‘CO2 as feedstock’ in the media

Recently, a Dutch site ‘Het Nieuwe Produceren’ published an article about CO2 usage options. Het Nieuwe Produceren is a platform with industrial progress as startingpoint. The platform provides information about developments and innovations that make the industry more sustainable, smarter and safer.

The article is mentioning ‘ CO2 usage by mineralisation’. A translated quote:

“There is also interest in CO2 as a feedstock from the construction sector. The company Ruwbouw from Harderwijk developed the so-called compensation stone. That is a new material that uses CO2 as feedstock. During the production process, the building material absorbs a large amount of CO2. For an average house this is about 5000 kilograms of CO2. The CO2 is bonded with a binder, creating a new, hard stone-like building material.”

“For building materials, mineralization of CO2 is an interesting option. That is an application that is still relatively unknown. In particular, the old mineral olivine is used here: an igneous rock that can be found in many places in the world.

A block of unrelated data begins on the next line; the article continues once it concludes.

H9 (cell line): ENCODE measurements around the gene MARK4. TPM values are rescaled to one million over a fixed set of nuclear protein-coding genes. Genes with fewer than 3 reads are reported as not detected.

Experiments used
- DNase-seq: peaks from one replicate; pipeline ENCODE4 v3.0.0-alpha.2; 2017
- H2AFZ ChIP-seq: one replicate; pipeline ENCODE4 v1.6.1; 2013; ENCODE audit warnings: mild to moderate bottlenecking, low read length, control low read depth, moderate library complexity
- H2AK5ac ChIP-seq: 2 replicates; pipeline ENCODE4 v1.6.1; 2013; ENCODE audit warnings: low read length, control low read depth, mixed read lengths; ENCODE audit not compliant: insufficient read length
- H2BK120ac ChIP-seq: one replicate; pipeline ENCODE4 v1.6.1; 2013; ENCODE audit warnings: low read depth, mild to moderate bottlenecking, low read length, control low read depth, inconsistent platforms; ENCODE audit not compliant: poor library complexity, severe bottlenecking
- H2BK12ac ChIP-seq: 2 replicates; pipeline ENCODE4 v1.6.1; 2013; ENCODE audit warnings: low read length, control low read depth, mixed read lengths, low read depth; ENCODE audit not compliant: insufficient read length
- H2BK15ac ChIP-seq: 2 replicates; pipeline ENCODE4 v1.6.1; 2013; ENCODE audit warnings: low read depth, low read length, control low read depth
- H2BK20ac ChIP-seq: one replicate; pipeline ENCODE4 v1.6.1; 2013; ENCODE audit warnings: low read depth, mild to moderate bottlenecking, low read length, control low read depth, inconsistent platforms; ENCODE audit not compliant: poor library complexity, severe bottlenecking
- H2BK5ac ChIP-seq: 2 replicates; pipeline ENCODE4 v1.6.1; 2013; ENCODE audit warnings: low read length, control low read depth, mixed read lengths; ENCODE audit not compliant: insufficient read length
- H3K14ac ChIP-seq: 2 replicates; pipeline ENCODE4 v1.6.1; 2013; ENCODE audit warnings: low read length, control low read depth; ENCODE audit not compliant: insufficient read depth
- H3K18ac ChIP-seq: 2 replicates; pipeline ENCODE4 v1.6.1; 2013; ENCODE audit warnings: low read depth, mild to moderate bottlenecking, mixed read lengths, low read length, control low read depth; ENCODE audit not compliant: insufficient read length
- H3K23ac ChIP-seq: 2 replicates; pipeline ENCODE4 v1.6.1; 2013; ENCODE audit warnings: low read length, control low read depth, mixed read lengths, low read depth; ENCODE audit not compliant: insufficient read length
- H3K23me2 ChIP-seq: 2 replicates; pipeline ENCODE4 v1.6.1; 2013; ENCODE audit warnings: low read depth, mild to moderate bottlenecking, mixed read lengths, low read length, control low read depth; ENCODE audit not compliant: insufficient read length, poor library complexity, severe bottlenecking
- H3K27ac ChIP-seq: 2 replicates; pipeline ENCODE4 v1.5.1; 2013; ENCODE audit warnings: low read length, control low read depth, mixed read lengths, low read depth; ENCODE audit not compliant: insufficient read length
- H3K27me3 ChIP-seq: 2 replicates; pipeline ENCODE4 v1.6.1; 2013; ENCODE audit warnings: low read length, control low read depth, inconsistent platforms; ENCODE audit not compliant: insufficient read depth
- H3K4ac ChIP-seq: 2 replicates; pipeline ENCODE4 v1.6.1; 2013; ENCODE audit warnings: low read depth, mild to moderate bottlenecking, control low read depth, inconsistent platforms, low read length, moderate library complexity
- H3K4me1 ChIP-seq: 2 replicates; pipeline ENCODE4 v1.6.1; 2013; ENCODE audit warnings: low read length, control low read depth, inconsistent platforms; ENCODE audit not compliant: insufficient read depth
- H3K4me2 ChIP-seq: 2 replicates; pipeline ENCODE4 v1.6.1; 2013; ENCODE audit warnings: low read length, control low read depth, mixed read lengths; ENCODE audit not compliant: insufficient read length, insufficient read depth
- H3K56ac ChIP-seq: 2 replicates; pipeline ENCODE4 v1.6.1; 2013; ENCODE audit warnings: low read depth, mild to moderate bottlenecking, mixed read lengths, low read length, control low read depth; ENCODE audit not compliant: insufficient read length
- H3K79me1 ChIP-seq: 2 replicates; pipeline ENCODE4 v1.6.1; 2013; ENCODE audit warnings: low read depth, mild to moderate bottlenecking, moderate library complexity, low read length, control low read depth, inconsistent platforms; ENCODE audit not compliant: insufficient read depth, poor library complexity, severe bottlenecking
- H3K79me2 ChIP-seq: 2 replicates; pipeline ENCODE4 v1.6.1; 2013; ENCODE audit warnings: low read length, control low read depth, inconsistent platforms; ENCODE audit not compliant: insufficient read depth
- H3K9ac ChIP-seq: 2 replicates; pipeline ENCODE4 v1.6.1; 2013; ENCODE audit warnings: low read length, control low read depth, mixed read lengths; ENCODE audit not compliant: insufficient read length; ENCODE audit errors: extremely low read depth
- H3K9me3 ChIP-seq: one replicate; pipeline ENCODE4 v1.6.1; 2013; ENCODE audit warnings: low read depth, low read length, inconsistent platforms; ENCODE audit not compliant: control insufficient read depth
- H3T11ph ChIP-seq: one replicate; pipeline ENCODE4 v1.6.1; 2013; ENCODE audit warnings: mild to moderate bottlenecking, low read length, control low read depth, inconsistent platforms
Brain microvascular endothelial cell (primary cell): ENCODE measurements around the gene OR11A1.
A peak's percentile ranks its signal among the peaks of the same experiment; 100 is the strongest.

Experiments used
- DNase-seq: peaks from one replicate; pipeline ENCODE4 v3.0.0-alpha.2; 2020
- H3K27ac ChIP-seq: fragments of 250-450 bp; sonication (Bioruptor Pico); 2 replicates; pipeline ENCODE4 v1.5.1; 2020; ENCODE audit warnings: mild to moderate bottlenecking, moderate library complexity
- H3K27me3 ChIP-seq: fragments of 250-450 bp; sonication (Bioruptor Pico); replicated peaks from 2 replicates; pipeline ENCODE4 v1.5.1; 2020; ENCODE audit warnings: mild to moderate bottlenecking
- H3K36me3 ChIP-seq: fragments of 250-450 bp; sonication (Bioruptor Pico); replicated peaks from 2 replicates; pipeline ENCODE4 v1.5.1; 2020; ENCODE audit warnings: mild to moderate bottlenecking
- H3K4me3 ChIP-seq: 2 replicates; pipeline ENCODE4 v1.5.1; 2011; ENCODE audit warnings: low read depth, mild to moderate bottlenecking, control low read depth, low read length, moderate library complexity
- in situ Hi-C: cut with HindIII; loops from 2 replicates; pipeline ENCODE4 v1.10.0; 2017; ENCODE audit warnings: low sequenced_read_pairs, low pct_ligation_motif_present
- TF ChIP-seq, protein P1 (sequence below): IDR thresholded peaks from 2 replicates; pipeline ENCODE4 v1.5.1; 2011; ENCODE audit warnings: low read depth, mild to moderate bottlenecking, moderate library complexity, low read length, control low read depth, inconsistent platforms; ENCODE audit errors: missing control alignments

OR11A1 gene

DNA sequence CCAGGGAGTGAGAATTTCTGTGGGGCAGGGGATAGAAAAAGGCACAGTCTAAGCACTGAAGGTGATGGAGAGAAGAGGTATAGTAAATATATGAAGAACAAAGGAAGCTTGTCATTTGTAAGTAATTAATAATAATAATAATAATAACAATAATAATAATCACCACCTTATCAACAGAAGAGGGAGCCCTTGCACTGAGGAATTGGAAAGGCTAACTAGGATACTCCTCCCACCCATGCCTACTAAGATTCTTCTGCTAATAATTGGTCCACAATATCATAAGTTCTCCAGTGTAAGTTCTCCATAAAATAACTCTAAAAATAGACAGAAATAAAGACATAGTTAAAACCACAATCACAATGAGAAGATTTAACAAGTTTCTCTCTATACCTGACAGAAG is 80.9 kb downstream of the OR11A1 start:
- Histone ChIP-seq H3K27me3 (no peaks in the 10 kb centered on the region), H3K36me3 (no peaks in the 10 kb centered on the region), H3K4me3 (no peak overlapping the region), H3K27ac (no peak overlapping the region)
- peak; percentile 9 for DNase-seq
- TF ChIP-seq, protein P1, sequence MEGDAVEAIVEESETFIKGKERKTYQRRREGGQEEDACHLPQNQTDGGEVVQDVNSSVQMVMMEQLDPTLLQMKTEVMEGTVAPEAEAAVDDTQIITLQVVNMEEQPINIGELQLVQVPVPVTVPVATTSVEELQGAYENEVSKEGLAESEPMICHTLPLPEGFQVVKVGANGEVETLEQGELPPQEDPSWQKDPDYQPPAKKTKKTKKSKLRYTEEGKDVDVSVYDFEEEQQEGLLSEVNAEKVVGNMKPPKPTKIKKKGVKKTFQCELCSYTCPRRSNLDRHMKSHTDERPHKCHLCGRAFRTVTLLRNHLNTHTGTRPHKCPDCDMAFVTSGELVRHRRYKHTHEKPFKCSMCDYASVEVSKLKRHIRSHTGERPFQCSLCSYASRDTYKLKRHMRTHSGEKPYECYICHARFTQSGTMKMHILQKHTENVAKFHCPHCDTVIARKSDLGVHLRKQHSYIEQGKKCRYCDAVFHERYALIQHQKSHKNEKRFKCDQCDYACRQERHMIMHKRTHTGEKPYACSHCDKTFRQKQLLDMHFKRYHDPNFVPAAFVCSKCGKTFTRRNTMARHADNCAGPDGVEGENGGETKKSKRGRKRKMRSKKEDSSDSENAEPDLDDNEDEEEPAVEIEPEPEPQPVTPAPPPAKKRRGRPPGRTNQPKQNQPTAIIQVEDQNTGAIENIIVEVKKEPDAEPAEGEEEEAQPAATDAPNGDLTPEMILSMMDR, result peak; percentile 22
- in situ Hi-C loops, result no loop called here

During the olivine process, CO2 is removed from the air and converted into lime. By speeding up this process, it can provide raw materials. The lime can be used, among other things, as filling material in concrete, but also in paper and plastics.”

Furthermore, Wim Raaijen, the writer of the article says it would be unfortunate if CCU is not seen as serious solution for the CO2 surplus. “In the coalition agreement, there is a strong commitment to underground storage of CO2 (CCS), while nothing useful is done with it. Then CO2 will unfortunately remains waste.”

You can read the article here.

Below, watch the video of AkzoNobel about different CO2 usage-options in English.